Student is repeatedly claiming territory
Heidi M., Canada
I’m needing a bit of encouragement here. I have an adult student who has learned a lot of songs and practices a lot but has claimed territory on a number of occasions. I have had “the talk” with her a few times (that if she cannot accept the SM way of doing thing, she is free to find another teacher or quit).
The latest is that she insists we do not need to use the SM Notes Book at all though my other students are happy to use it…and when I have “the talk” with her, then she is suddenly very compliant/cooperative for a few weeks until a new issue comes up. Then she again tries to claim territory, and so I give her the talk again. But she doesn’t want to quit either. I am at the point where I may have to make that decision for her. It’s also complicated because she is also friends with some of my other students.
This situation is costing me a lot of energy. I don’t have this problem with other students. Also she says things which tells me she wants to be considered the “favorite” student. Something is not right here. I’m still feeling sad about her because she really has so much potential and has musically made great progress on the piano. In any case, plenty more students will sign up who will be happy to abide by the SM way.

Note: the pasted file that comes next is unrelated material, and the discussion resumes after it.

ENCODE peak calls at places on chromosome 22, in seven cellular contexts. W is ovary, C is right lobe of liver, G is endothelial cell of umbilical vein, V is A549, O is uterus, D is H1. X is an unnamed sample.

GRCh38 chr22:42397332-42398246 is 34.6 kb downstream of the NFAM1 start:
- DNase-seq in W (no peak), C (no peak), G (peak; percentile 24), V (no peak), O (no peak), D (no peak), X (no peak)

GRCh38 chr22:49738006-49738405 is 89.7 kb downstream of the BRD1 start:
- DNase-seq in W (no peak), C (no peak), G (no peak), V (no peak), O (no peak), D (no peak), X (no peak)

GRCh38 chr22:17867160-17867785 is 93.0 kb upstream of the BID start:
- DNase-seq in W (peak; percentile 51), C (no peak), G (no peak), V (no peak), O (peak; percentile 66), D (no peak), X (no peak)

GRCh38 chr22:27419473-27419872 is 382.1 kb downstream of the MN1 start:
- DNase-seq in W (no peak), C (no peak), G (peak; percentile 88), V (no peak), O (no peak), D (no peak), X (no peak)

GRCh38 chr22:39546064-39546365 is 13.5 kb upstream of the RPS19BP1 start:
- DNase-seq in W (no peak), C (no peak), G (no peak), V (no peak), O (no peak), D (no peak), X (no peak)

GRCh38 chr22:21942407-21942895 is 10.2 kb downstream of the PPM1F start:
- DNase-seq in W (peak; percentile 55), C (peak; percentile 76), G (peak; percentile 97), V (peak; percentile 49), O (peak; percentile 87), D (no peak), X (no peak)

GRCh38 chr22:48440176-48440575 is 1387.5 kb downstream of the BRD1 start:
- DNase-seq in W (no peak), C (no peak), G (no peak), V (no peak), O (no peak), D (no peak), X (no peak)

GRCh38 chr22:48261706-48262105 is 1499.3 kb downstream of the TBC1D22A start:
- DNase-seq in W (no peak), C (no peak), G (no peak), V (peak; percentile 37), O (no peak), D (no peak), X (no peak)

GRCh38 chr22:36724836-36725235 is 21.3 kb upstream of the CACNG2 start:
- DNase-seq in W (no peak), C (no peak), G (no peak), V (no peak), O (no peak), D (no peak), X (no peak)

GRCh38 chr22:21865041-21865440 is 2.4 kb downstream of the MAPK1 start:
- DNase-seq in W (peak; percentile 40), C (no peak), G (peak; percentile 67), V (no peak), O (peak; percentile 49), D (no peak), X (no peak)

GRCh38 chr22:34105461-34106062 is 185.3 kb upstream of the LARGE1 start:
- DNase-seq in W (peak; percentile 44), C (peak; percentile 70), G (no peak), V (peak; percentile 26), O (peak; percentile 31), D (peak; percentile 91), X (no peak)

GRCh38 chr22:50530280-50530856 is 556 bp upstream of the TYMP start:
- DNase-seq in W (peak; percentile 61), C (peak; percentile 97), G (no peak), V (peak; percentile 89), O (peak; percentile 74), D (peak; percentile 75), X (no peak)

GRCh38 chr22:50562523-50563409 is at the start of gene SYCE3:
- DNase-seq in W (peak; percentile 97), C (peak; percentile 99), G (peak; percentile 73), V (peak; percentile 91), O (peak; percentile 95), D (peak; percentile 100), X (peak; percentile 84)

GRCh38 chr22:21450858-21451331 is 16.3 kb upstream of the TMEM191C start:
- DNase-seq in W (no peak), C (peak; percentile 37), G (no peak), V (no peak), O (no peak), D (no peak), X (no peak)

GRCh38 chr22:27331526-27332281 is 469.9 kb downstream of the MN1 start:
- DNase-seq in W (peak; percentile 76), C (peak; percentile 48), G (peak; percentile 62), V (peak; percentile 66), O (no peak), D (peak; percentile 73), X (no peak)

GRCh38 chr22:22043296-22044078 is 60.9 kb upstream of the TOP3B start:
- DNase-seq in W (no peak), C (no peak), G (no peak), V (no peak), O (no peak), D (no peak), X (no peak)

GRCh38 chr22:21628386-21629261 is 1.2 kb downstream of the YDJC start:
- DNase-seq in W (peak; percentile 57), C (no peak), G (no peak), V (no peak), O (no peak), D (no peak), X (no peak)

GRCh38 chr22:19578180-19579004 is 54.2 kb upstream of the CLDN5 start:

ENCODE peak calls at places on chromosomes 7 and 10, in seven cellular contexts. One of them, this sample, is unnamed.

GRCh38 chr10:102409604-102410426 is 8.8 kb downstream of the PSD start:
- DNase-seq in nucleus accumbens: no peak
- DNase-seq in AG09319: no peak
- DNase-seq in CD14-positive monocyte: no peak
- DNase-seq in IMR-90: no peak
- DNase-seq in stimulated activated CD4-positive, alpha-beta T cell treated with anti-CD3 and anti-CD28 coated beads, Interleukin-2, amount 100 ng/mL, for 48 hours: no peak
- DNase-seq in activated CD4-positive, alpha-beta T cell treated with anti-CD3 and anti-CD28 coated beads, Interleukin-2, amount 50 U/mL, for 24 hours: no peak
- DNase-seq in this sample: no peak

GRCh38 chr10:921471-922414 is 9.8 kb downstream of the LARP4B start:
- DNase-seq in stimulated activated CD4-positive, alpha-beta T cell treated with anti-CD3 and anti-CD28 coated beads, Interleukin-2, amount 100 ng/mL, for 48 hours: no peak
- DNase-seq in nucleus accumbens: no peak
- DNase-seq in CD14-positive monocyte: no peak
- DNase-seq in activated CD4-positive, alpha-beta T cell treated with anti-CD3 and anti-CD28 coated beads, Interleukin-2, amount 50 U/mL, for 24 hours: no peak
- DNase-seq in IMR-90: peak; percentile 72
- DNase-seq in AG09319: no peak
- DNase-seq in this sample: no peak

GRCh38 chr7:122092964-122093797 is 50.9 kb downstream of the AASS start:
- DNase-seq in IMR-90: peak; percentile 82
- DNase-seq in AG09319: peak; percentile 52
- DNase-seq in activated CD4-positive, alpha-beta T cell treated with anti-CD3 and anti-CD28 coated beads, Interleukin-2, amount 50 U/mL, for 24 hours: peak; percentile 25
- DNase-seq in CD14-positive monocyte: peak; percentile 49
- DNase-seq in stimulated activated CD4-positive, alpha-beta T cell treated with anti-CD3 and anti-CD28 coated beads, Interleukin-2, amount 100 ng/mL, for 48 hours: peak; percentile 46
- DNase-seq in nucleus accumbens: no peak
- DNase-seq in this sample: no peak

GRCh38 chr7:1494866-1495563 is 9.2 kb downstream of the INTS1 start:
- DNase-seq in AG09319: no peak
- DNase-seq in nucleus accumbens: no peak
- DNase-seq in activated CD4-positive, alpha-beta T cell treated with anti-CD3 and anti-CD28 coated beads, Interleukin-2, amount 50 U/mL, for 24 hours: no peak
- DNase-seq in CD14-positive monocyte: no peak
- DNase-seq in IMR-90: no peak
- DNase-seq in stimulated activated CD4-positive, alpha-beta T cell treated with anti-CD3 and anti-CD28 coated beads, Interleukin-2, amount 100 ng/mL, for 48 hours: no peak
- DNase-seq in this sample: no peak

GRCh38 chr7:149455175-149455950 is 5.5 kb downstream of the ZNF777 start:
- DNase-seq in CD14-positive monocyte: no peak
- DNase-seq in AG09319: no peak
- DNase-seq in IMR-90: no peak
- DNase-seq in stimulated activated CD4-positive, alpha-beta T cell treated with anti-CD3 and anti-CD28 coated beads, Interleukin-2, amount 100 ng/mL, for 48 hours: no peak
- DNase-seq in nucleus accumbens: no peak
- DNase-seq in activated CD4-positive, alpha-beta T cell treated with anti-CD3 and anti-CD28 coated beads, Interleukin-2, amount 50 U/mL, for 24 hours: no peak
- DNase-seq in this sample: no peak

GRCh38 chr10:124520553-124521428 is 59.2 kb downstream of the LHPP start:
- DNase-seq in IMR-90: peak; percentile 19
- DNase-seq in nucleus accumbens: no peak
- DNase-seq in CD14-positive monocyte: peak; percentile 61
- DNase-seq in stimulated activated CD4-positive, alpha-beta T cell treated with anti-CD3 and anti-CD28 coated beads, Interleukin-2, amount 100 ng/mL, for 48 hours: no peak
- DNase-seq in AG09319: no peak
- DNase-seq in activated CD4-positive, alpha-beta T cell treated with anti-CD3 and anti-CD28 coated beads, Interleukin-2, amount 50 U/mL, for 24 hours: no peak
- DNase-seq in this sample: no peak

Ian M., Indiana
I think with this kind of situation, it comes down to accepting her where she is to some extent and realizing that you are going to be putting some extra energy into teacher her…or firing her. Dropping her as a student will take some extra care, as you point out, but I think it’s possible to do it in a respectful way and still keep her as a supporter of the method.
Cate R., Australia
Adults are a different kettle of fish. I call myself the worst student for my poor teacher. I forget to mark my playlist, I forget to look at the notes book, and of course I don’t practice enough and I’m learning two instruments from her. But as an adult, a teacher with her own studio, a mother, and a committee member of several groups, my teacher does recognize that we are both busy. Despite that, there is forward movement and we are both okay with that.
I had an adult student early on in my teaching that used the music book, would only play one song which was the one she was currently working on, couldn’t play Dreams Come True by the time she got to Honey Dew. I finally told her I just didn’t think I was the right teacher for her. I was okay with that.
Patti P., Hawaii
You might try, the next time she claims territory, just looking her in the eye and saying, “And what do you think I’m going to say about that?”. Since she is an adult, she can come to awareness of what she is doing. She may be someone who habitually claims territory in all her relationships and it may be done unconsciously. I’d try simply drawing her attention to what she is doing. If you are brave enough, you could even conclude the lesson at that point, even if there’s lots of time left, suggesting she go home and decide whether she is going to trust you to do the teaching or not. I’m guessing that a few times of that and she will either think about changing her ways or decide to quit.